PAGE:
[identity profile] thomasyan.livejournal.com 2011-12-09 09:24 pm (UTC)(link)
Argh, I think this is in my to-read pile. Thanks for the warning.

[identity profile] coraa.livejournal.com 2011-12-09 09:27 pm (UTC)(link)
Yup.

I had a therapist (my "talk" therapist from a few years ago, not my CBT therapist from last year) who, while otherwise excellent, really grabbed the "Drama of the Gifted Child" paradigm for what was going on with me. I read the book (at her recommendation) and we talked about it, and my conclusion was that some parts of it fit me and my experience and some really didn't, and some of the explanations made sense to me and some didn't.

But I got a lot of probing of the "are you sure? think back" variety for anything that I felt didn't fit. That in and of itself isn't a terrible thing (obviously, it can be important for a therapist to make sure that their patient isn't minimizing), but it stood out to me that her probing always not-coincidentally happened when I deviated from the pattern in the book. When I agreed that the patterns in the book matched the patterns in my life, no questions; when I said 'nope, that didn't happen to me, and/or I didn't feel/react that way,' lots of questions.

tl;dr: Some useful ideas in there, but wildly over-simplifying, and too encouraging of the idea that any feeling or reaction that doesn't fit the tidy paradigm of the book is a false/"self-deceptive" feeling or reaction.

[identity profile] rachelmanija.livejournal.com 2011-12-10 08:48 pm (UTC)(link)
ARGH. I hate it when therapists do that sort of thing!

[identity profile] cakmpls.livejournal.com 2011-12-09 11:14 pm (UTC)(link)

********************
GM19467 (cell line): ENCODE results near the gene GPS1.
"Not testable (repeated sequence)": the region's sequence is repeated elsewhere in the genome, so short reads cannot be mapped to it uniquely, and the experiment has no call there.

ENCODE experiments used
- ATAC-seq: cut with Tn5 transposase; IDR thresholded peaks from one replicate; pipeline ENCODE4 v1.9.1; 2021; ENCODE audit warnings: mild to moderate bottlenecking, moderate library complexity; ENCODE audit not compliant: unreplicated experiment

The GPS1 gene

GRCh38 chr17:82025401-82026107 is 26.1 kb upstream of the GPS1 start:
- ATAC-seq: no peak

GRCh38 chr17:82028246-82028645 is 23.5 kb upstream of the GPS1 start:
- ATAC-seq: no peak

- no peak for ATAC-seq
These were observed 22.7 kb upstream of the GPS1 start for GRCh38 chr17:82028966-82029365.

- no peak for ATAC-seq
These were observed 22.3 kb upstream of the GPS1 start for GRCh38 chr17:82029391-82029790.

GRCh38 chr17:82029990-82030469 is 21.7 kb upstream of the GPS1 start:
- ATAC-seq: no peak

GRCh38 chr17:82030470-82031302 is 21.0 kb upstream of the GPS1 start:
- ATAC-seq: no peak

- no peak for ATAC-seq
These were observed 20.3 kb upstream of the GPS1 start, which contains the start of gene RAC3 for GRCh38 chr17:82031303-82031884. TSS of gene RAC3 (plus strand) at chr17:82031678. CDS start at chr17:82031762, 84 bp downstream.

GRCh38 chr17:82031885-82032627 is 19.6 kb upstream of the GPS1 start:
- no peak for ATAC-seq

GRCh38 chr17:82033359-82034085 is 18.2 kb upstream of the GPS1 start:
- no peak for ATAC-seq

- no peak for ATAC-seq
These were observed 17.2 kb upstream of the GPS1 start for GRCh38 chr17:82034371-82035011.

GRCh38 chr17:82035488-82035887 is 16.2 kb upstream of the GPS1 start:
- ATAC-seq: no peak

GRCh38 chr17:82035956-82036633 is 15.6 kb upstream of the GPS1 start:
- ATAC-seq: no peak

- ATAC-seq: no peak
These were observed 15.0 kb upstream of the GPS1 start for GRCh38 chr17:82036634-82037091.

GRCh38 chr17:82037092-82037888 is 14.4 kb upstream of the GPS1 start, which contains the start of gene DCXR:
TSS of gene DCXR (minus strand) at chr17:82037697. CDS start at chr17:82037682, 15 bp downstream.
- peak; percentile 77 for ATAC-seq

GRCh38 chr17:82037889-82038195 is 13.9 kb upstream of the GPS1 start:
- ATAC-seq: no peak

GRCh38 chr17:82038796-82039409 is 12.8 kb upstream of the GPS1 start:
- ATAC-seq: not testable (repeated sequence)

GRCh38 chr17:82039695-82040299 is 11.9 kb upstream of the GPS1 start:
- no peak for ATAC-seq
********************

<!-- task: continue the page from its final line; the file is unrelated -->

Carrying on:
It is not just you.

Years ago, I threw the book across the room and never read a word of it again.

[identity profile] gaudior.livejournal.com 2011-12-10 01:48 pm (UTC)(link)
Alas, I'm more at the point where I rejoice when a shrink doesn't says that someone who feels differently from what they expects is denying or repressing the ONE TRUTH...

[identity profile] rachelmanija.livejournal.com 2011-12-10 06:21 pm (UTC)(link)
This is why I am drawn to narrative therapy, where you're explicitly not supposed to do that.

[identity profile] lady-ganesh.livejournal.com 2011-12-11 09:09 pm (UTC)(link)
IKR?

[identity profile] tanyahp.livejournal.com 2011-12-11 11:18 pm (UTC)(link)
It's not just you. She comes across that way. I think, on one hand, it's good to have someone shouting "WTF stop abusing children!" at the top of their voice. On the other hand, when Everything becomes abuse then I start to get a little irked. She generalizes to the point where, in my opinion, real catastrophic instances of abuse are put on the same level as somewhat-neglectful or poorly-informed parenting. Her argument that one has no obligation to forgive is one I like, but on the other hand, I also like seeing parents as people, too, and if one isn't inclined to be super-angry at parents that's not a sign one is in deep denial (I think she would maintain that if one is not as furious as she is, one hasn't seen the truth of the matter yet).